The Story of Satpura
The Biodiversity of Satpura has many tales to tell, with the forest unpretentiously growing on the traveller’s psyche till its captures the heart of those who wander in the beckoning woods.
“There is pleasure in the pathless woods” said Lord Byron. Satpura’s enchanting woods offer pleasure untold. Celebrating world Wildlife Day and International Day of the Jungle.
There is always a book sitting on the shelves of our reading list which has also enrolled itself in our list of procrastinations for a long time. It is always at the back of our minds, certain to know of something we do not know, and that book promising the answers. There is always such a book isn’t it?
This book to me was Satpura; I had it in my reading list for five seasons until I had to be dropped into it through unavoidable circumstances. It is when I begin to turn the pages of this book that I realised that it isn’t just its structure, its story, or the characters that unfold in its plot; it is this whole forest that unpretentiously grows into you, especially into those who start working at Satpura.
These last three years as a naturalist with Forsyth Lodge, Satpura has taught me so much more – about wildlife, through endless discussions over the dinner table, on the lives of people coming from several thousand kilometres away to experience this story. It is inching me step by step towards the modesty of a mighty knowledge, of which I had heard in quotes and sayings. I have come to believe that I can take on this journey into a vast landscape that is filled with treasures; that this is a place where those quotes and sayings come true.
The panoramic spectacle of Satpura is a wonderful world that allowed me to looked at the structures, its formations, adaptations and the time-stamp evolution on its surfaces, somehow my eyes never stopped at just the cinematic images; probably owing to the hikes I had taken from my early days. Such is this book, the landscape is a whole. It never ends, or perhaps you wouldn’t know when you’ve reached the climax of the plot, or maybe you have become a mere part of it too.
Canoeing the River Denwa, I was amazed to find the diversity of bird species that had gathered from different parts of the world, like the Stints from the Tundra region, the Bar-headed Geese from the Tibetan region, the Black Storks traveling across continents and stopping by all the way from Sahara, the Indian Skimmers locally migrating to find undisturbed mud-flats for nesting. River Terns performing their acrobatics to chase each other and woo their prized females with a fish that they hold onto as gifts until they get to mate with the females- the Terns are a stunning species that aren’t shy to display their behaviour unperturbed by a drifting canoe.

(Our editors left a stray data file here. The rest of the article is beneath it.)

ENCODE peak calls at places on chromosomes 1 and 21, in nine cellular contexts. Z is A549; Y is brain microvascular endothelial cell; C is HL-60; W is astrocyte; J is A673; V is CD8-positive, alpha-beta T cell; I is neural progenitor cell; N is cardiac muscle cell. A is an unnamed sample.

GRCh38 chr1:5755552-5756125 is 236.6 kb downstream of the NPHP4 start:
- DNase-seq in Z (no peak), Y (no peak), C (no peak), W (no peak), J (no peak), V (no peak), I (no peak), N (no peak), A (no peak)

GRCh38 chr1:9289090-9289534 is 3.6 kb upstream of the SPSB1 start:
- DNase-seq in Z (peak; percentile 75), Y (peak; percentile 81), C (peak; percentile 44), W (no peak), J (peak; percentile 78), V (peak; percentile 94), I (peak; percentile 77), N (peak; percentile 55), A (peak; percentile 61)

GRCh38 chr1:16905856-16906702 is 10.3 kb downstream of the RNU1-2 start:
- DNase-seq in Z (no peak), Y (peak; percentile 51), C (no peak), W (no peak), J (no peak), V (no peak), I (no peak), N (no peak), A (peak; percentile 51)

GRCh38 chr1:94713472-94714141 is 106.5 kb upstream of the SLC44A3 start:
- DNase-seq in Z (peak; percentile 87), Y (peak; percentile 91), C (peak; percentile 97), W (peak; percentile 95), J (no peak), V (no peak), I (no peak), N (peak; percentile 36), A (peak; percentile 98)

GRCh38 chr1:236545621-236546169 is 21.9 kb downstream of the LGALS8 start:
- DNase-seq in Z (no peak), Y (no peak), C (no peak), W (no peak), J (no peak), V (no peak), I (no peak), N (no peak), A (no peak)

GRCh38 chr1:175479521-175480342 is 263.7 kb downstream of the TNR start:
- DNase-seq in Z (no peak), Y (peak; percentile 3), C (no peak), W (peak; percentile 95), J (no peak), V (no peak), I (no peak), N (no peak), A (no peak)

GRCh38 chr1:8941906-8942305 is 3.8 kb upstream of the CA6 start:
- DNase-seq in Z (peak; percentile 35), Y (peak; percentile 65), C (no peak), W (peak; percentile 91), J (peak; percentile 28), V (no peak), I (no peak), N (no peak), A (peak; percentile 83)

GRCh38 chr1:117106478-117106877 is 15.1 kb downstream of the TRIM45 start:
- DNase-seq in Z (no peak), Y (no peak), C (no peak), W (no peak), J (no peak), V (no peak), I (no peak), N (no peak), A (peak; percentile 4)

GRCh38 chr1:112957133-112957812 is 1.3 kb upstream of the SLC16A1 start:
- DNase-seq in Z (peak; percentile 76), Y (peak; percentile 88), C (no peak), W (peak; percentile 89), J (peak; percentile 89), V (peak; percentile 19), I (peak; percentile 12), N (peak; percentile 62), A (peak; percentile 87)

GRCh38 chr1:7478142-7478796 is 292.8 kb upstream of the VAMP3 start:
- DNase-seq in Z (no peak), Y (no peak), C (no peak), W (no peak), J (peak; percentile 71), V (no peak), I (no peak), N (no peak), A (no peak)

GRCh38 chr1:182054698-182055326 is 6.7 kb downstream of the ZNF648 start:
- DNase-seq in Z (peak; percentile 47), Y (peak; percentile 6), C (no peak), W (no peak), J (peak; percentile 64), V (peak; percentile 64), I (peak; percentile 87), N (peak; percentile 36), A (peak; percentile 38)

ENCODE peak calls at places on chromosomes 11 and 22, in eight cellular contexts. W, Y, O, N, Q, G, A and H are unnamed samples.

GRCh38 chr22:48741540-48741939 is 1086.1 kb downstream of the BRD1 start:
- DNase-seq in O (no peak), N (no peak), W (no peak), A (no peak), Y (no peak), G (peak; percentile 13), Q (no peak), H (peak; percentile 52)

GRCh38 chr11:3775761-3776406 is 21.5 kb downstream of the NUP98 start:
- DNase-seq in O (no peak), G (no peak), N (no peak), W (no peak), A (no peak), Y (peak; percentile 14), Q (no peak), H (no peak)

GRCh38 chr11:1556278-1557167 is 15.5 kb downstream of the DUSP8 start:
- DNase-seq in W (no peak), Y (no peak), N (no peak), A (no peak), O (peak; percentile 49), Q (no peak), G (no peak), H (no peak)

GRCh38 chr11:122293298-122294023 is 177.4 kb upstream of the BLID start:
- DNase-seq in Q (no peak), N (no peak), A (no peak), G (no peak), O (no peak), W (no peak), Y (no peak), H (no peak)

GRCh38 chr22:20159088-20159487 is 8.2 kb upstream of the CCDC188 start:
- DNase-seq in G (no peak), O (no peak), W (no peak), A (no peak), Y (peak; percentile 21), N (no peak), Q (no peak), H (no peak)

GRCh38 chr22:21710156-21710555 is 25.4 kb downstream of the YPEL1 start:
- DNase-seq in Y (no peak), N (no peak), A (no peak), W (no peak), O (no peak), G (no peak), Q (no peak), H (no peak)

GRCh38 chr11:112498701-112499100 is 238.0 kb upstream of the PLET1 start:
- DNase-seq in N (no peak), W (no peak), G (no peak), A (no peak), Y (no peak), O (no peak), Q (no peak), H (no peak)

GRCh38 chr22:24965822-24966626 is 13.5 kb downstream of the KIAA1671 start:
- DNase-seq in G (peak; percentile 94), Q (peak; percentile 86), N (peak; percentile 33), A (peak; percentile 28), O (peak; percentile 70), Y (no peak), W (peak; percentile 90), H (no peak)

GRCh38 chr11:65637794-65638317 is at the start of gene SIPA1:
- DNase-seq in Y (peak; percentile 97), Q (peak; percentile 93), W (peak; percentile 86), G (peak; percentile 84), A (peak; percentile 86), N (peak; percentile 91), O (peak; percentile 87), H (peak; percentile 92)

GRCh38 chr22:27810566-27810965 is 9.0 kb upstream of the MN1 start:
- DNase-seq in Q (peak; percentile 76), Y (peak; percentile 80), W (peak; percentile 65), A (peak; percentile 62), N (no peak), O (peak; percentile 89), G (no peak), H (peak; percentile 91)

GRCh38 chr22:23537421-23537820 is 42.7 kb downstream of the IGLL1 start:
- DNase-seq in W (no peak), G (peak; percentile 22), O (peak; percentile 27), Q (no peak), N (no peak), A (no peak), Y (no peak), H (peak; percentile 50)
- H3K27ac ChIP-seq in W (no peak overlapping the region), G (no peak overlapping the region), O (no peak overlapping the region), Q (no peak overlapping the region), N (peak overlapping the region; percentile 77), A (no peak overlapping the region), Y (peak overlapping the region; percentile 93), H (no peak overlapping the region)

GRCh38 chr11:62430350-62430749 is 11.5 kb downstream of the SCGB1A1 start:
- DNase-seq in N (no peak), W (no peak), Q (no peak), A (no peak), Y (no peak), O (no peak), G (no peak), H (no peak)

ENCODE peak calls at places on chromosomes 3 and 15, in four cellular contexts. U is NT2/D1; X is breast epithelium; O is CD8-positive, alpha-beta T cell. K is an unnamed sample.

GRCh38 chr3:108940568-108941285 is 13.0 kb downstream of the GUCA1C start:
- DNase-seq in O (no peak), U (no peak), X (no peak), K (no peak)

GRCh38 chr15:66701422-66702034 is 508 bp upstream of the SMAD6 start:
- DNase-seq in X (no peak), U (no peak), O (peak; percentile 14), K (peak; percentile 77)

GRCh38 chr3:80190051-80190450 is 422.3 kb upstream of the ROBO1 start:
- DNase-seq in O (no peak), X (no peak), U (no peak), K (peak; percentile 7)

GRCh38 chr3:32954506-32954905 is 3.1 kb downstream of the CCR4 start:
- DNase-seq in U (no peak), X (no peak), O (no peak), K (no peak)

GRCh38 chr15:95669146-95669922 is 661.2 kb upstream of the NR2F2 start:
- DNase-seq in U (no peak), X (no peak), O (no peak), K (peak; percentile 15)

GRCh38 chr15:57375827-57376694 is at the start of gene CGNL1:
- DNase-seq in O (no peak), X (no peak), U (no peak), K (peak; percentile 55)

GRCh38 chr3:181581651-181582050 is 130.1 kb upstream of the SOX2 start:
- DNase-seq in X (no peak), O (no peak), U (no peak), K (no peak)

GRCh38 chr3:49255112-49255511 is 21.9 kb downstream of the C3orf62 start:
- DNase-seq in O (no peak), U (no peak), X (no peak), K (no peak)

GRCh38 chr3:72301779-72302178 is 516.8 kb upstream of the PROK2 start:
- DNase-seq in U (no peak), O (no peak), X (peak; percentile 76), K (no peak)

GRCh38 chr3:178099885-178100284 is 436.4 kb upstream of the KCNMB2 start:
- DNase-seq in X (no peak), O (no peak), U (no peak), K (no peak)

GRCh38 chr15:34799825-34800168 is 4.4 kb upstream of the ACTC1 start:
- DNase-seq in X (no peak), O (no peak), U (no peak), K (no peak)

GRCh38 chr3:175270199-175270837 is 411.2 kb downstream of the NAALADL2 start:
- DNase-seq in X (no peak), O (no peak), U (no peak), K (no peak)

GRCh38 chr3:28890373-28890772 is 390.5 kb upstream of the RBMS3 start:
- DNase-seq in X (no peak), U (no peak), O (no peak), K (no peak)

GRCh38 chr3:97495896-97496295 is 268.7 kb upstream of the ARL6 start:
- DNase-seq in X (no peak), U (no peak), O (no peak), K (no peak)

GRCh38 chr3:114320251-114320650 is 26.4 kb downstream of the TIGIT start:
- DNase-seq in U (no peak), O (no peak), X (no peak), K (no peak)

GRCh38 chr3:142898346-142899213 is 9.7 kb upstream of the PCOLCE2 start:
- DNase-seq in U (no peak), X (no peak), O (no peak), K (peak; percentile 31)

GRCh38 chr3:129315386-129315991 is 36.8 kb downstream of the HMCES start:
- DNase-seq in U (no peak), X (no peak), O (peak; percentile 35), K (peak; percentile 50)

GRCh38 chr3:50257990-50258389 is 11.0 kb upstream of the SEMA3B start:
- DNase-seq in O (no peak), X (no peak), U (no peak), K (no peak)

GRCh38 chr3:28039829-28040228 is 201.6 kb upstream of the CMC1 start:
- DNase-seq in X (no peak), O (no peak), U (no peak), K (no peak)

No sooner are the Tern fledglings learning to fly, a pair of Peregrine Falcons get closer to these mudflats using the cover of a few dead trees. Nearly thousands of Terns cry out in alarm when the Peregrines decide to dive onto these fledglings, the cacophony can ring in your ears for days, perhaps even nights. The desperation of the parent Terns versus the desperation of the Peregrine’s hungry fledglings are a sight to behold.
There are a few favourite places for the naturalists to look for owls in Satpura, a couple of them close to the lodge. Most naturalists are acoustic learners especially when it comes to birding, certain owls along with nightjars hoot the night with their melodies and mysteries, especially when summer sets in. Melodies of Mottled-wood owls crying, the hooting calls of the Rock-eagle owl; and the big hits are when the naturalist’s ear-pinna pick out a Hawk owl or a Brown Wood owl or maybe even the Jerdon’s nightjar. And during the day, differentiating warblers species and pipits by their call, or tracking a sloth bear by listening to the leaf crunches and its habits of blowing a heavy breath into termite mounds. It is then that one feels that vision is a distraction and a naturalist pumps blood towards the acoustic section of the brain.
Oh yes, in between your ears pick up a million cicadas, crickets, mosquitoes, toads, chital’s giving distress calls several kilometres away, a Leopard rasping, snorts of the pigs, the machines that harvest crops, the bhajans, or someone snoring. There is so much to weave a story with sounds of the jungle. If my ears have caught a leopard, as a naturalist, I would have to take my guests into another story of this book to hem them into it. Trust me, there probably is no other big-cat as the leopard that people come to see here in Satpura that can teach you about a jungle. It makes you look at branches – making you reason why the tree has invested in a branch like this or what makes a tree grow in such conditions? It makes you look at nearly every possible rock a Leopard could throne itself on – often while doing this, it surprises you to find fault lines of volcanic activities, basalt among the sandstones, a rare lichen that looks like a rosette – is that the leopard? No, but curiosity builds to understand how a cat has evolved to crypsis among nature’s imperfect patterns that as a whole finish perfectly. Especially those Safari drives when I am trying to find a leopard for days on end, with three seasoned spotters, probably collaborating with other naturalists and spotters, the leopard perfectly uses its habitat even in all those imperfect patterns. It raises questions on our perspectives of beauty of symmetry and conditions of seeking perfections! It just nails into our egos and forces a form of modesty.
This is such a book, Satpura. When you start to read it once, you are its story.